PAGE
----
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Inside Daily Brief (Nov 29th, 2017)

Minnesota Public Radio (MPR) has fired Garrison Keillor, former host of "A Prairie Home Companion," over alleged improper behavior. MPR and Keillor did not provide details of the allegation on Wednesday. Keillor told the Associated Press that he was fired over a story he believes "is more interesting and more complicated than the version MPR heard." The NPR member station has hired a law firm to investigate the allegations it learned about in October. The firing comes after Keillor wrote an op-ed for the Washington Post, published on Tuesday, in which he defended Senator Al Franken, who several women have accused of improper behavior. Keillor, 75, created and hosted "A Prairie Home" from 1974 to 2016. New episodes of the widely distributed variety show, with a new host, will be renamed. MPR also said that it will stop distribution of another Keillor show, "The Writer's Almanac." - AP

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A Bosnian Croat general convicted of war crimes reportedly died after drinking poison in a U.N. courtroom. “I am not a war criminal. I oppose this conviction," former commander Slobodan Praljak said before drinking a vial believed to be poison. A judge has just upheld his 20-year prison sentence. Paramedics rushed into the courtroom but Praljik died shortly after in a hospital in the Hague, Netherlands, state TV reported. Praljak was convicted over his involvement in an effort to drive out Muslims from Bosnia in the 1990s. Judges from the International Criminal Tribunal for the Former Yugoslavia delivered rulings on Wednesday to former political and military leaders involved in the Bosnian conflict. The hearings have since been suspended. - NYT

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Warner Bros. fired Andrew Kreisberg, the producer of "Supergirl," after an internal investigation revealed claims of sexual misconduct against him. The claims involve multiple women, Variety reported. Kreisberg was terminated from four series he was working on - Supergirl, Legends of Tomorrow, The Flash, and Arrow - as well as CW Seed's "Vixen." Kreisberg has denied prior charges of inappropriate massages or touching, but told Variety: “I have made comments on women’s appearances and clothes in my capacity as an executive producer, but they were not sexualized.” On Wednesday, Variety also published a more detailed report of allegations against Matt Lauer, co-host of NBC’s “Today.” The claims said that Lauer gave a sex toy to a coworker as a gift and “included an explicit note about how he wanted to use it on her.” It also said that he exposed his penis to another female worker and reprimanded her when she declined to engage in a sex act. “He would sometimes quiz female producers about who they’d slept with, offering to trade names,” Variety reported. - VARIETY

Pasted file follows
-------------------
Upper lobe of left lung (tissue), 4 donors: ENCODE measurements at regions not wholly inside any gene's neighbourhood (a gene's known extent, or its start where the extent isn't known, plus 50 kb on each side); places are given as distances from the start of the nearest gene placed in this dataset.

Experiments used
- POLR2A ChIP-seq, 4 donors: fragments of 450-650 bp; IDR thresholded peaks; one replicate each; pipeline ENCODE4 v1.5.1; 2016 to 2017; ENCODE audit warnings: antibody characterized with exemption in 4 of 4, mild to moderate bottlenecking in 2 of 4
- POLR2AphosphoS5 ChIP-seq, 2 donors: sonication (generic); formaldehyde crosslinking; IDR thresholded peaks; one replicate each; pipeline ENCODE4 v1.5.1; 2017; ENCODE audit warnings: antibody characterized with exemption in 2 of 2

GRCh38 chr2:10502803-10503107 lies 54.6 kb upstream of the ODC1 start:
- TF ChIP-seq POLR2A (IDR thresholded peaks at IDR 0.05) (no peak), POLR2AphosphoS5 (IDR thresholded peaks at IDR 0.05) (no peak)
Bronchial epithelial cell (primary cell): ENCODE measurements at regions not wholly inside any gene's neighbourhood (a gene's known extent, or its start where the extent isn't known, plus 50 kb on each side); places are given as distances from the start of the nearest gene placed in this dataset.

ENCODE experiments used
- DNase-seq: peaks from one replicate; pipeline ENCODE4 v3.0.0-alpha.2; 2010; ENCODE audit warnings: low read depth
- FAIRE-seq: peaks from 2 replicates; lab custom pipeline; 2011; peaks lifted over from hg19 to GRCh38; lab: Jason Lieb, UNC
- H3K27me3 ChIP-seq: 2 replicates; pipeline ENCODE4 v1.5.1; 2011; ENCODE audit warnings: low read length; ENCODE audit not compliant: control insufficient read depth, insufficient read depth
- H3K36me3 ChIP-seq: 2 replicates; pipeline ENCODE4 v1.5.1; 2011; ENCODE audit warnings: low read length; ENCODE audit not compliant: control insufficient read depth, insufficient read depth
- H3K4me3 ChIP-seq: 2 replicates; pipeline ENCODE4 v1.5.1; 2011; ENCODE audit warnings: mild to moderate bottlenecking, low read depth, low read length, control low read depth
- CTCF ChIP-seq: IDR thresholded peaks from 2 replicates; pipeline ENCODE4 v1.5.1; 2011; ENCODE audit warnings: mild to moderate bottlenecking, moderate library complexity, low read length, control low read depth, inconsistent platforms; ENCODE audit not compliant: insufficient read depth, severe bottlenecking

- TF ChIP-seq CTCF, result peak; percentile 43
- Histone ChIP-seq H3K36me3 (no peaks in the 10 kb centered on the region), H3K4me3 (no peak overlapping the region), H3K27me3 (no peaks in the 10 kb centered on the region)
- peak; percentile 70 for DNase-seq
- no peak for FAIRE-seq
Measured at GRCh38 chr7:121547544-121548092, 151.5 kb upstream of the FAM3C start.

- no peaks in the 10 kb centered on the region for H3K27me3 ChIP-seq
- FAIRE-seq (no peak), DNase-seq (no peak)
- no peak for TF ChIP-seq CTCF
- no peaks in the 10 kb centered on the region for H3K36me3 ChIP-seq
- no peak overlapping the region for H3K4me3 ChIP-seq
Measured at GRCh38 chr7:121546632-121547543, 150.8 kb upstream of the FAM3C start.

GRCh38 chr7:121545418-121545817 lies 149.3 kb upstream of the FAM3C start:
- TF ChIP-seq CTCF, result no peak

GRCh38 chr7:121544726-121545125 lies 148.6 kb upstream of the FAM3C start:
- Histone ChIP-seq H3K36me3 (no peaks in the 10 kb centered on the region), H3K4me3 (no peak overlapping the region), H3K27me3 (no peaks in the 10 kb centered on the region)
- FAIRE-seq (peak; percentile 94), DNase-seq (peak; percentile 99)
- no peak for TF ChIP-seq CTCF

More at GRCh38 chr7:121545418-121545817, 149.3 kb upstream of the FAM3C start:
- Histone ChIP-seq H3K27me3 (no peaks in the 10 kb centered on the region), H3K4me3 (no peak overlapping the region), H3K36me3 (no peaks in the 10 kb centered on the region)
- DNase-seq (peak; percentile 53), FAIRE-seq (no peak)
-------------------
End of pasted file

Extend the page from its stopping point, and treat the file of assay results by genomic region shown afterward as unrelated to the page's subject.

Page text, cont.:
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ESPN will lay off approximately 150 employees, its president announced on Wednesday. In a memo to employees, John Skipper said the job cuts mostly impact workers behind the scenes in digital content, studio production and technology. The cuts "generally reflect decisions to do less in certain instances and re-direct resources,” he wrote. It is the network's third round of layoffs since October 2015, when 300 jobs were eliminated. Another 100 workers, including on-air talent, were let go in April. ESPN has lost millions of dollars in revenue as fewer people subscribe to cable TV packages with its networks. Because the company contracts for programming, it is forced to save money through staff reductions. - WAPO